The first stage is to use the threat of lawsuits. In the past few months, I have been publicly threatened by both the FIAU and by Schembri's lawyers, who just so happen to also represent Pilatus Bank's owner.

The second stage is the intensification of a hate campaign that has recently culminated in the governing party's activists openly calling for me to be hanged for my work.

Malta's finance minister Edward Scicluna pinned a post to the top of his Facebook page which portrayed me as an all-powerful manipulator who should be blamed for Malta's recent credit downgrade following his disastrous handling of the scandal that engulfed Pilatus Bank and the authorities that were meant to supervise it.

He endorsed most of the disturbing comments that this post generated including one post that called for me to be sent to the gallows. He later claimed it was a mistake. But he did not apologise, nor did he delete the post.

'Yes, but look'

And when all that failed, the governing party has sought to discredit me through strategically placed stories in the press in an attempt to send a breathtakingly cynical message to the electorate: "Yes, we're corrupt but, look, so is everyone else."

A summary on the European Parliament's website was used to create the perception that I employed people I shouldn't have when the proper rule on the matter is crystal clear in the MEP statute.

Two of my relatives assist me with constituency work. They work part-time and are very modestly remunerated for that work.

They have not taken the post of an expert I required that could have gone to a more qualified applicant. Not only is there no breach of EU rules, there are no ethical implications either.

I take pride in being one of the few MEPs who audit their use of public funds. I do so annually and I publish the results of that audit. I have been doing so since 2010.

Malta's governing elite blames me for the fact that their laundromat, Pilatus Bank, is now having its license withdrawn.

For that, I will accept some responsibility. They are also concerned I might be going after their crooked accountancy firm next. They are not wrong.

David Casa is an MEP for the centre-right opposition Nationalist Party in Malta and a member of the European Parliament's special committee on financial crimes, tax evasion, and tax avoidance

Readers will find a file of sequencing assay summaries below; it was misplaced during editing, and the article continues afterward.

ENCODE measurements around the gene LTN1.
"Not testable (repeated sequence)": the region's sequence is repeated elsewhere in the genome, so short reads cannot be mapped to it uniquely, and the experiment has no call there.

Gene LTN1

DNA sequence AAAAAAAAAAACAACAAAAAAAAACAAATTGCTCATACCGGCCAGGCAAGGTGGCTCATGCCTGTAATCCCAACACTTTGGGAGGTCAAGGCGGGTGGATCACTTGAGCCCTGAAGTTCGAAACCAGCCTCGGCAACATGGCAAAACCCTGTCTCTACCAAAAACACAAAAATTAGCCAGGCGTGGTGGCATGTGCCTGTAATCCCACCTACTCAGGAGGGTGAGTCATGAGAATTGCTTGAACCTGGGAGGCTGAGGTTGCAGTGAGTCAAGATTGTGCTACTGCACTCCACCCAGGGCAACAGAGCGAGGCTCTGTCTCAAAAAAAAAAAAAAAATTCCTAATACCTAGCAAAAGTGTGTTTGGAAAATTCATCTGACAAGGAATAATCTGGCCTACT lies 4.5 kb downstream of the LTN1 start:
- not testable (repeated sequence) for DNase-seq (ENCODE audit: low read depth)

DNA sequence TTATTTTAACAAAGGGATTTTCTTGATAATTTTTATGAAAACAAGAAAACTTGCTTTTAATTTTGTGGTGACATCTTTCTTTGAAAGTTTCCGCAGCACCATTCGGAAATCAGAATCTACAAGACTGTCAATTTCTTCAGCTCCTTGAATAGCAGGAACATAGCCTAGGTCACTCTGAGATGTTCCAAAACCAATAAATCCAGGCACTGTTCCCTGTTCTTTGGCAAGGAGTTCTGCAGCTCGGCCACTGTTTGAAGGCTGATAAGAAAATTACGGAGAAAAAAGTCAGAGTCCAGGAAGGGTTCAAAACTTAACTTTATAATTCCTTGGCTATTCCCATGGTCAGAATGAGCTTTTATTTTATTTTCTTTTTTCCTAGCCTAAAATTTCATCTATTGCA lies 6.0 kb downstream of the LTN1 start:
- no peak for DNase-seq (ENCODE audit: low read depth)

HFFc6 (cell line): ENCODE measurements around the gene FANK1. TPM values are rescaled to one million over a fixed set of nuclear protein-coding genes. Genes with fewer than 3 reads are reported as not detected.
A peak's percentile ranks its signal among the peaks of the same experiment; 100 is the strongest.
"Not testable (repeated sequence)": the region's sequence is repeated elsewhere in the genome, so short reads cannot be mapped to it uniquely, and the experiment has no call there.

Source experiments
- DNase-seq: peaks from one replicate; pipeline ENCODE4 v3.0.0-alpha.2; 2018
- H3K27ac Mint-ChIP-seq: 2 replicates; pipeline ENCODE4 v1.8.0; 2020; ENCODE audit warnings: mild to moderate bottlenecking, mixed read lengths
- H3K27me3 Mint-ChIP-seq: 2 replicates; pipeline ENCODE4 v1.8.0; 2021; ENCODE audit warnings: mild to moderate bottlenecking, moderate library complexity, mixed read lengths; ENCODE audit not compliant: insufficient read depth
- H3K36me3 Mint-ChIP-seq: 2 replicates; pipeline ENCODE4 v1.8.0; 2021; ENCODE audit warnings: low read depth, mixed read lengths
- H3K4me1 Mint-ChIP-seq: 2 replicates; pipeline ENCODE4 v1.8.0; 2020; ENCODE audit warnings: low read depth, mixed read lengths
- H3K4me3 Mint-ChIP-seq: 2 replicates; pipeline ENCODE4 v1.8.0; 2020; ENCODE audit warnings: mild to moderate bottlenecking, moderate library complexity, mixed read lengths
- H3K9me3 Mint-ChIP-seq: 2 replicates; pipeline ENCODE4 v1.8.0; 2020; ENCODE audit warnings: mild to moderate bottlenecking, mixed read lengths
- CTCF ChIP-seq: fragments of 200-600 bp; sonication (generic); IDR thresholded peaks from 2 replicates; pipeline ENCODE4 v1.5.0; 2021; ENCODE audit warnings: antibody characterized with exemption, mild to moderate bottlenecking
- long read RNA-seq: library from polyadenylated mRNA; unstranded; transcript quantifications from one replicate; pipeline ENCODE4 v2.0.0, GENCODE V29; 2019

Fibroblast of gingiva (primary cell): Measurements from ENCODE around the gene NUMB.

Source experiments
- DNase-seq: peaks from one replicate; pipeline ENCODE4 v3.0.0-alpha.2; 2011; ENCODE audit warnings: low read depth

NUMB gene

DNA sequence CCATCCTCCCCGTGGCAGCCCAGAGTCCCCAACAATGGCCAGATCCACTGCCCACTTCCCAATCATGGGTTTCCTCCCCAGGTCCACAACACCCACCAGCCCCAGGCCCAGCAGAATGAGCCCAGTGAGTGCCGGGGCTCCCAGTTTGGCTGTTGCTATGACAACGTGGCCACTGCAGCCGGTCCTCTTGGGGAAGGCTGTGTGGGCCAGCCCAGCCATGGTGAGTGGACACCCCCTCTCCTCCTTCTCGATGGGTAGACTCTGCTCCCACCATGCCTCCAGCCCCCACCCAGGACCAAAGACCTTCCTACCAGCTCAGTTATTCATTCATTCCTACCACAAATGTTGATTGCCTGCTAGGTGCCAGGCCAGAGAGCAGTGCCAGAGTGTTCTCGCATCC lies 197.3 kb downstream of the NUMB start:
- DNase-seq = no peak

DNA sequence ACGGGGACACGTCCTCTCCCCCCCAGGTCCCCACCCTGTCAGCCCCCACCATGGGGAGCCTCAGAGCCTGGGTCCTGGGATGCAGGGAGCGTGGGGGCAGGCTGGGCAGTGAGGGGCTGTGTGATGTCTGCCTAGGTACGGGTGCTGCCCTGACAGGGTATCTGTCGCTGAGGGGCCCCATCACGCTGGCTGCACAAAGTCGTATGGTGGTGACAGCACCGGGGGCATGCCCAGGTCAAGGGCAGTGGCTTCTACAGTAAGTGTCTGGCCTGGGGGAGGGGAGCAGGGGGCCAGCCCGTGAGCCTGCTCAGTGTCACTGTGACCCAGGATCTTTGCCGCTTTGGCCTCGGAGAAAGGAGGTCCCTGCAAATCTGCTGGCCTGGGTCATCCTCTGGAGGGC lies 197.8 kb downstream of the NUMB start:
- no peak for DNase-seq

Former Malta opposition leader fears for his life

Simon Busuttil spent 10 years as an MEP before returning to Malta to lead the opposition. He now fears for his life amid probes into high-level corruption in Malta's government.

Malta's PM cleared of Panama Papers wrongdoing

Malta's prime minister Joseph Muscat says a year long probe has dispelled allegations he, his wife and political associates were involved in money laundering or fraud.

Whistleblower fears for life as US arrests Malta bank chair

US authorities have arrested the chair of the Maltese-registered Pilatus Bank for tax evasion. The bank facilitated political corruption in Malta but its whistleblower is now facing jail in Malta and fears for her life.

Europe before the elections - heading back to the past?

Ahead of the European Parliament election in May, the bloc is ideologically split between authoritarians seeking to reduce its sway, and those seeking a moderate track. In essence, voters have to decide if they want to move forwards or backwards.

Russia and money laundering in Europe

After Danske Bank, both the US and the EU need to abandon the principle in bank regulation that it is all right to be a crook as long as you are big.

News in Brief

  1. European Parliament votes on reform of copyright
  2. New French-German parliament meets for first time
  3. EU parliament reduces polling ahead of elections
  4. UK parliament votes to take control of Brexit process
  5. EU publishes no-deal Brexit contingency plans
  6. EU urges Israel and Gaza to re-establish calm
  7. May admits 'not sufficient support' for third Brexit vote
  8. Orban vows more EU 'information campaigns'

Italy should capitalise on Brexit

Now that the UK is leaving, Italy can, and should, step up. It is the third largest country and economy in the EU. Spain and Poland follow, but they are significantly smaller economically and population-wise.

The Magnitsky Act - and its name